Will your insurance cover these winter domestic disasters?


This article is reproduced with permission from Nerdwallet.

Whether it’s dropping temperatures or a blizzard of blackout, winter weather can wreak havoc on a home. But you can prevent disaster with preventative measures.

Here are four common types of winter-related home damage and how you can prevent it, and how home insurance works if you can’t.

1. Burst water pipes

If your kitchen faucet isn’t working on a cold winter morning, you could have a frozen water line. Frozen pipes can burst and cause accidental water damage, which can be costly to repair.

To prevent pipes from bursting, let your faucets drip on colder days, which will keep the water in the pipes from freezing. Use sleeves or newspaper to cover pipes in spaces exposed to colder temperatures, such as basements and attics. If a pipe freezes, immediately turn off the water, then use a heating pad or hair dryer to thaw the frozen water.

But don’t worry if a pipe bursts. “Almost all [home] the insurance policies will cover damage resulting from a broken pipe, ”says Steve Wilson, senior underwriting manager at Hippo Insurance. After you’ve paid your deductible, your home insurance will pay up to your policy limits. Your home coverage will cover the cost of home repairs, while your personal property coverage will cover damaged property.

Keep in mind that in order for an accidental water damage claim to be approved, homeowners must take steps to reduce the risk of this happening, such as keeping the house temperature at a minimum of 55 degrees during the weather. cold. If water damage occurs, homeowners should take steps to mitigate further damage, such as turning off the water faucet.

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2. Ice dams on the roof

An “ice dam” forms on a roof when snow melts and refreezes near gutters or edges of the roof. When the ice begins to melt again, water can seep under the roof shingles, which can lead to mold and leaks. And the following icicles hanging from your roof can be enchanting, but a heavy icicle could tear out a gutter.

An ice dam can cost you dearly.

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Your home insurance likely covers damage from ice dams, but extra precautions could prevent it altogether. Make sure your attic is sufficiently insulated by sealing off any areas where hot air could escape from your living areas. This will keep your roof cool, which will help prevent an ice dam from forming. Have a professional inspect your roof to see if solutions such as heating cables and rubberized shingles can prevent ice dams from forming. You should also keep all gutters free of debris so that the slush can drain properly.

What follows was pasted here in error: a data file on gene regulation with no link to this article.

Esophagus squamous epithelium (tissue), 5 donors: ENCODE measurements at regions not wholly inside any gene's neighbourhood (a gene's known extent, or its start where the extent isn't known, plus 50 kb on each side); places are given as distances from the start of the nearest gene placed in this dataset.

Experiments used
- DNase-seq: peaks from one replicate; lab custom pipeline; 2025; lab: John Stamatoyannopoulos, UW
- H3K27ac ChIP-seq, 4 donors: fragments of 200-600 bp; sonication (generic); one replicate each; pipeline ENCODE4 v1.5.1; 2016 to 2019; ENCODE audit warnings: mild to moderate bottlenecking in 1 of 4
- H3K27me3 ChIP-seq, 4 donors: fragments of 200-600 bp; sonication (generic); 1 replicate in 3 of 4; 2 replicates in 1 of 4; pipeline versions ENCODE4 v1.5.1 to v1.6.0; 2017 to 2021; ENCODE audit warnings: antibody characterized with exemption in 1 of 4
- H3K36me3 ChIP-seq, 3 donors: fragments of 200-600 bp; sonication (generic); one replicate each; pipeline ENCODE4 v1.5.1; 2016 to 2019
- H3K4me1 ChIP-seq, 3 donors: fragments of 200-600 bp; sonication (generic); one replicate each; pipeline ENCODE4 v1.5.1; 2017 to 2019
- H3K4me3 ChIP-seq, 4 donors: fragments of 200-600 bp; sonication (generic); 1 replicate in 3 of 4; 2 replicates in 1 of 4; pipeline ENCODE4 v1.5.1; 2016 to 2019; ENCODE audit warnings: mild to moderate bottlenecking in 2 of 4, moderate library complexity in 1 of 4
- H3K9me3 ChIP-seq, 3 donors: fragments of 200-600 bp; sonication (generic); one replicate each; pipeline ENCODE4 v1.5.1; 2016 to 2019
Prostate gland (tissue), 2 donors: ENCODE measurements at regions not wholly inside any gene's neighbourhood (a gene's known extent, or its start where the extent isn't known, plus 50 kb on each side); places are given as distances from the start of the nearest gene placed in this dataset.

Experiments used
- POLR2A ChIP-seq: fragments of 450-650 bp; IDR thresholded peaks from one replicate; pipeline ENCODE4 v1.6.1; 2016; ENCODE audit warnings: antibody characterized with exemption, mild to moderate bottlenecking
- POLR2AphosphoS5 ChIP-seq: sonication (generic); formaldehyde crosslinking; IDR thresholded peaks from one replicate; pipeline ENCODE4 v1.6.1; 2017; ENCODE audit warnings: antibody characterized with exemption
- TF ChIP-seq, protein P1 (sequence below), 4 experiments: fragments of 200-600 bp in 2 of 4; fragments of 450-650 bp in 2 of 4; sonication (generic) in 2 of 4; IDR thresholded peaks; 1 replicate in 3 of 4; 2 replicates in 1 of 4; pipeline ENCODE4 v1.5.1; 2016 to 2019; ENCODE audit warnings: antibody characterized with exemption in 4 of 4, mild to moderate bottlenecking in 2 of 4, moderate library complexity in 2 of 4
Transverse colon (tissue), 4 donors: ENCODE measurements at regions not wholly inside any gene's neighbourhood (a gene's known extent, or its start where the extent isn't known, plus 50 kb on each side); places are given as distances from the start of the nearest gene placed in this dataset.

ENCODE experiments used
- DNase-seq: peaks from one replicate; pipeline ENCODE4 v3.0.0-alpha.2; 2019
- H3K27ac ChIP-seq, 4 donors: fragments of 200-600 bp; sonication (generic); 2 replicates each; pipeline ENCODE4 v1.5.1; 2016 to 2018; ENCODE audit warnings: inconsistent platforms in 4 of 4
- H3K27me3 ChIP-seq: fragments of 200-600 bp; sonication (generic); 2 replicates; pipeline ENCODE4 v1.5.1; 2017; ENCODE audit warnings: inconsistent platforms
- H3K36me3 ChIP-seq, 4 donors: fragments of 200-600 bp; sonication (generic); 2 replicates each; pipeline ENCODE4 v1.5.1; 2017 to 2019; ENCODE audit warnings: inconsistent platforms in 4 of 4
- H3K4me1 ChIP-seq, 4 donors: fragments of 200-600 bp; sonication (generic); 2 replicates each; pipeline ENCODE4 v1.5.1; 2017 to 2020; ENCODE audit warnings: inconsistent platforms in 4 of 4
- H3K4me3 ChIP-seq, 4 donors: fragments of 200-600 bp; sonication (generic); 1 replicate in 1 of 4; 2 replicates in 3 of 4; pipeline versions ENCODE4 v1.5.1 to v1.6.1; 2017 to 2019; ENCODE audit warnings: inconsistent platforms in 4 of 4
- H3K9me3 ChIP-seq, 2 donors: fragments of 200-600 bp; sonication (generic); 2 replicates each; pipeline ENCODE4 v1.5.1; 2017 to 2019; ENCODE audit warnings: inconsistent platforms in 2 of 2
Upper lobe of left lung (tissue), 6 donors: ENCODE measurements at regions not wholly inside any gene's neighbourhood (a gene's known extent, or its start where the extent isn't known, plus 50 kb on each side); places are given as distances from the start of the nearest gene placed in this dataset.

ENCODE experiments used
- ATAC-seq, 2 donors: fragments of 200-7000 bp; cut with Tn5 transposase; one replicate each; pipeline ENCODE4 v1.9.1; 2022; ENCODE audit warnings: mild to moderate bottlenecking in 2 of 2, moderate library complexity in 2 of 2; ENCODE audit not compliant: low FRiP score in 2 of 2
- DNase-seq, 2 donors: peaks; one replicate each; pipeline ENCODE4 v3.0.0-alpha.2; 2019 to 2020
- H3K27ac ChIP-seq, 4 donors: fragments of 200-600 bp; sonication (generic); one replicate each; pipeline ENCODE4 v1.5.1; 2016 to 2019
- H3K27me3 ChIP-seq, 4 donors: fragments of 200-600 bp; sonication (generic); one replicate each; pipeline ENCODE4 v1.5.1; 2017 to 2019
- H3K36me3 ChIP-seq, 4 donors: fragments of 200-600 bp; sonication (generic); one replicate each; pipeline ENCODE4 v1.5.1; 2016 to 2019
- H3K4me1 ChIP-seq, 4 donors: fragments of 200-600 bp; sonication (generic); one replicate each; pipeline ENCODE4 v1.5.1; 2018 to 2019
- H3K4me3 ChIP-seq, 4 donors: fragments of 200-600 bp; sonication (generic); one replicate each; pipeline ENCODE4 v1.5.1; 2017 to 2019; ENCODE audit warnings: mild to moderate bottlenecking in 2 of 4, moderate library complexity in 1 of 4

Do not climb on your roof to scrape the snow. This could damage the shingles and weaken your roof over time.

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3. Fallen tree branches

Large tree branches that extend over a house could be a problem in winter. “We’re going to have tree branches that break off and fall on homes or fences… from the weight of the ice,” says John Merkle, head of real estate claims at Country Financial.

If an icy branch falls, your home insurance policy’s home coverage should cover necessary repairs to the home, while your other structure coverage will pay for things like a damaged fence or shed.

Merkle recommends pruning your trees regularly to completely avoid the problem. In fact, an insurer could deny a claim if the damage is deemed to have resulted from lack of maintenance over time.

4. House fires

House fires are a common cause of insurance claims in winter, as people light candles and their fireplaces. These tips can help prevent unwanted flames:

  • If you lose electricity, use flashlights instead of candles and turn off all electrical devices.

  • Keep Christmas trees hydrated so they don’t dry out and become a fire hazard.

  • Never use your stove to heat your home.

  • Keep portable heaters at least 3 feet away from any flammable items and unplug them while you sleep.

  • Install a glass or metal screen in front of your fireplace and have it cleaned once a year by a professional chimney sweep.

Your home insurance will cover fire damage as long as the fire was unintentional. If you have to stay somewhere else because of the smoke or the rebuilding, loss of use coverage in your insurance policy can help pay for hotel bills and additional living expenses. Keep all receipts in case your insurer needs a record of what was spent.

Know your insurance limits and exclusions

Talk to your insurance agent or company about what’s covered and not covered by your home insurance policy to be prepared in the event of a disaster. You can also consult the declarations page provided by your insurer for a list of what is covered and the exclusions section of your policy for anything that is not.

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Anything else to check? Your personal property limits. Some items, such as jewelry or antiques, might have lower limits than other goods. If you have a lot of valuables, you may need extra coverage.

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Ben Moore writes for NerdWallet. Email: [email protected]

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